Option 2 – landlords required to provide fixed and portable heating devices
Heating locations:
Option 1 – Heating provided in living room
Option 2 – Heating provided in bedrooms and living room

INSULATION
Minimum ceiling and underfloor insulation level:
Option 1 – no change from 1978 standard for existing insulation and 2008 Building Code standard for new installations
Option 2 – 2001 Building Code standard for existing insulation and 2008 Building Code standard for new installations
Option 3 – 2008 Building Code standard for existing and new insulation
Insulation degradation levels:
Option 1 – 30 per cent reduction classed as unreasonable
Option 2 – 10 per cent reduction classed as unreasonable

VENTILATION
Appropriate ventilation method:
Option 1 – No change: At least one window in all bathrooms, sufficiently-sized windows in other habitable rooms and adequate ventilation in non-habitable rooms
Option 2 – Openable windows in living room, dining room, kitchen, and bedrooms – unless exemption applies and bathrooms have extractor fan
Option 3 – Same as option two, plus extractor fan in rooms with indoor cooktop

MOISTURE AND DRAINAGE
Option 1 – No change: efficient drainage for removal of stormwater, surface water and ground water; gutters and drains to remove roof water; adequate ventilation to prevent floor dampness
Option 2 – addition of subfloor ground moisture barrier (81 per cent of rental homes do not have these)
DRAUGHT STOPPING
Option 1 – No change: Walls and ceilings sheathed, plastered, rendered and maintained; no crevices, holes or depressions in floor
Option 2 – Unused fireplaces and chimneys and gaps or holes bigger than three millimetres to be blocked

The discussion document and an online survey are available at www.mbie.govt.nz/healthy-homes Consultation is open for seven weeks with submissions closing at 6pm on Monday 22 October.

Real Estate In The Bay – The Latest REINZ Figures For Tauranga

Image of Tauranga apartment

The Real Estate Institute of New Zealand (REINZ) has released their latest figures today and, according to the new data, Tauranga house prices have jumped 4.5 per cent.

The latest data shows the median house price in Taurangas jumped to $635,000 in July 2018 from $607,500 in July 2017. Interestingly though, However, the median house price dropped 3.1 per cent from $655,000 in June 2018 to $635,000 in July 2018.

According to the REINZ regional director Philip Searle, as quoted in the Bay of Plenty Times, the Bay of Plenty market was still seeing low stock levels with a number of new listings attracting multi-offers.

“Investor numbers are jumping and are up to 60 per cent of the total buyer interest, and most of the investors are locals who know the area well.”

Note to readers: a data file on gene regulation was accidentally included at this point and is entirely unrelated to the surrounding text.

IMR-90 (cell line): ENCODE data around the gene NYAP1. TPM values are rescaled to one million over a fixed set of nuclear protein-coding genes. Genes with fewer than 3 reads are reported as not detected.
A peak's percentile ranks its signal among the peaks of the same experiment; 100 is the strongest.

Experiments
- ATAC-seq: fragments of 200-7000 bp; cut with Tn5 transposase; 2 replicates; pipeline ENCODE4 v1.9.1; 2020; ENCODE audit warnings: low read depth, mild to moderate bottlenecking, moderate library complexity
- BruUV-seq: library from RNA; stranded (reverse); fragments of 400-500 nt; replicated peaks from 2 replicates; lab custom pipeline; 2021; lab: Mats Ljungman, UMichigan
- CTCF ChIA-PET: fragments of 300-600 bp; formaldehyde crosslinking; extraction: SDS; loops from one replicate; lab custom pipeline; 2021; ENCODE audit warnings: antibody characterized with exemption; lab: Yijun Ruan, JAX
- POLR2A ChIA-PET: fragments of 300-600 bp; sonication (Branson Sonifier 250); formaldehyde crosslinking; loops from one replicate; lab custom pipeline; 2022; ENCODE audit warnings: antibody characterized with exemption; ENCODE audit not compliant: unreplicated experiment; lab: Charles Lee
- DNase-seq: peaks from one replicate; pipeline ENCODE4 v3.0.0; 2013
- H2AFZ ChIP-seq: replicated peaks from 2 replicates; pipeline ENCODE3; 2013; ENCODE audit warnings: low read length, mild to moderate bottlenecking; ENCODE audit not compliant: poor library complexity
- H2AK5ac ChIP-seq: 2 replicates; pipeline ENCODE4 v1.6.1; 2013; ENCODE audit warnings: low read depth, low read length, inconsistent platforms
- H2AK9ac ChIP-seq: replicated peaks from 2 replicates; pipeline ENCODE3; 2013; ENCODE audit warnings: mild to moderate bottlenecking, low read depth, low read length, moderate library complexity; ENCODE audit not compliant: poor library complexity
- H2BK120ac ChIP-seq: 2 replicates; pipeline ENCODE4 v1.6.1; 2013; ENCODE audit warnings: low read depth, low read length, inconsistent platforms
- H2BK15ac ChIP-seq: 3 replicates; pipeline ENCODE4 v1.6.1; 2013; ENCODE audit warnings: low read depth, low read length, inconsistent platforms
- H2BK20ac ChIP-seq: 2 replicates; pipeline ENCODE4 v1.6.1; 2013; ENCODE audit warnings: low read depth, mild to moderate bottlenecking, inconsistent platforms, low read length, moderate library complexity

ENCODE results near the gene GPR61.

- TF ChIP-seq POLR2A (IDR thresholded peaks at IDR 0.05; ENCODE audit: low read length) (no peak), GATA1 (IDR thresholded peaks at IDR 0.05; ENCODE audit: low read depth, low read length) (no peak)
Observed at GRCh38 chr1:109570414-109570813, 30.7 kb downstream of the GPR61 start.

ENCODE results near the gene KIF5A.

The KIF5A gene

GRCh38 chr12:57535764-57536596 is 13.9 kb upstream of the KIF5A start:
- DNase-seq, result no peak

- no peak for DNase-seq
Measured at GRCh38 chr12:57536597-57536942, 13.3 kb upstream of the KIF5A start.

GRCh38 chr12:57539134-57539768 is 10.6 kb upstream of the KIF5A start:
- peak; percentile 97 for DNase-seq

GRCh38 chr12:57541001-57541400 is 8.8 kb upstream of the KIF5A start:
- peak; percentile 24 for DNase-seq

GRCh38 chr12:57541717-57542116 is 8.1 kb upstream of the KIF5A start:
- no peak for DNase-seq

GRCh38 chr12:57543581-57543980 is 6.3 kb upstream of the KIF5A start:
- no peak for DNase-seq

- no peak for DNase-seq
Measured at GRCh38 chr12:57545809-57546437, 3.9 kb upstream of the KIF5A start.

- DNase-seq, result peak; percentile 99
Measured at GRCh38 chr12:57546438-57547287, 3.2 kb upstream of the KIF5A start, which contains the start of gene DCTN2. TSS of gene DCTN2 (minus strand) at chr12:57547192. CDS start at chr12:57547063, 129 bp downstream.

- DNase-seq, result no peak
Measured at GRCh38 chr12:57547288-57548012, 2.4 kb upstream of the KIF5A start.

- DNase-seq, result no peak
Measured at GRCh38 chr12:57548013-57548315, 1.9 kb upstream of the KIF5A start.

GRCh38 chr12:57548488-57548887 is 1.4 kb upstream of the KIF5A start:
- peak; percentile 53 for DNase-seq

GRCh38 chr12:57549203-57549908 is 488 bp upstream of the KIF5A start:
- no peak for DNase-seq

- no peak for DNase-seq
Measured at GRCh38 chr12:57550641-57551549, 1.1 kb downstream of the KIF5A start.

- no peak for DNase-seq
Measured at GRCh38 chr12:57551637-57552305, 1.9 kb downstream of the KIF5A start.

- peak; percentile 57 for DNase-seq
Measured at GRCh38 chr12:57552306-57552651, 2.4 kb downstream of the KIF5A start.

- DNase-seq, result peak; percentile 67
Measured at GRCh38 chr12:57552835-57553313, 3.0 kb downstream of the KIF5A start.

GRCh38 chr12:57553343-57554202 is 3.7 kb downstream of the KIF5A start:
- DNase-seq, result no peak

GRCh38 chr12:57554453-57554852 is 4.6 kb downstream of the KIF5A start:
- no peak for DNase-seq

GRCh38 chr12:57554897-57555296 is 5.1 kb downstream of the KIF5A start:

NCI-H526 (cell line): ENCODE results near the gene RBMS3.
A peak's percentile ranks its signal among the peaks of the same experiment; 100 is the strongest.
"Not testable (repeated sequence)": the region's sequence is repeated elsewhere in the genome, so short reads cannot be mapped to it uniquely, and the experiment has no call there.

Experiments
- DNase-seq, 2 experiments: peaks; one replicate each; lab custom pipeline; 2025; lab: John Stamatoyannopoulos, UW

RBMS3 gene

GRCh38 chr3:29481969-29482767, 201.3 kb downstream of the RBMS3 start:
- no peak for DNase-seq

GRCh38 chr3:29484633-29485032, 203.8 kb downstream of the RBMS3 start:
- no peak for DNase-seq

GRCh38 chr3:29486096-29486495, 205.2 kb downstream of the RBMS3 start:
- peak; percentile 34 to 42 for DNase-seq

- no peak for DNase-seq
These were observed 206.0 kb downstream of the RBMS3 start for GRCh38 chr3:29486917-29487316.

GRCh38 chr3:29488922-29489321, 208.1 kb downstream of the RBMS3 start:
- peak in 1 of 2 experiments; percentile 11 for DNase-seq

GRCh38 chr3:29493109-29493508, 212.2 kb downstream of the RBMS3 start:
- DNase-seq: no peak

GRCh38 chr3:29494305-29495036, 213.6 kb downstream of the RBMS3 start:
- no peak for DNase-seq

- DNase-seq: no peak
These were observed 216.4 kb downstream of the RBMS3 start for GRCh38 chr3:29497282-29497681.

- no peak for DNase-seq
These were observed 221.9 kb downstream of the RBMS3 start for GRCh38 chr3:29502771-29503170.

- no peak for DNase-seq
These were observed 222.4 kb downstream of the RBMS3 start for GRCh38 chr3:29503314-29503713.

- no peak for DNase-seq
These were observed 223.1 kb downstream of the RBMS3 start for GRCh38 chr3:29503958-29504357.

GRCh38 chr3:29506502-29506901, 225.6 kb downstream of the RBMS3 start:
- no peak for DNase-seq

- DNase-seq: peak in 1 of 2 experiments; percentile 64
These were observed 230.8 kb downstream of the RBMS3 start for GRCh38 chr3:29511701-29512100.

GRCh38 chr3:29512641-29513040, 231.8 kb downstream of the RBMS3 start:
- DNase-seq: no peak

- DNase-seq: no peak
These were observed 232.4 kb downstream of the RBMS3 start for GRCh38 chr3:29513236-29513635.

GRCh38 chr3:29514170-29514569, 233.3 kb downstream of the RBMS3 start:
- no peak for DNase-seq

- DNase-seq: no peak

Searle said the low listing numbers were keeping the prices strong with vendors’ expectations remaining at the same levels.

You can read the full Bay of Plenty Times article Here.

If you are thinking of buying an investment property in Tauranga, Connect Realty Ltd can provide local expertise and advice about the current housing market. We also have in place highly effective systems that set us apart from traditional real estate agencies. We offer a results driven solution for the management of your property investment. When we speak with you about your portfolio, we will discuss the now, the near future and the long term picture. As part of this we are able to discuss development plans to ensure you maximise the potential value of your investment portfolio.

Property is often the largest investment many of us will make, so it is worth the time to ensure you have the right team of industry professionals supporting you in reaching your goal, giving independent advise on where best to invest your money.

Four Things To Consider When Buying An Investment Property

house image for connect realty blog

With the Tauranga property market doing so well over the last few years, more people are interested in getting into property investment. Of course, property investment is not something to consider lightly and is not always smooth sailing for Landlords. There are some key things you should consider when buying an investment property and to help you on your journey here are four questions you should think about:

1. What are you trying to achieve?

Is it money? Is it wealth? For most people, the answer is financial freedom. The actual bricks and mortar of your property probably isn’t your end goal. Rather, it’s the vehicle to get you to where you want to be. Therefore, treat property investment as a journey, and don’t get lost along the way.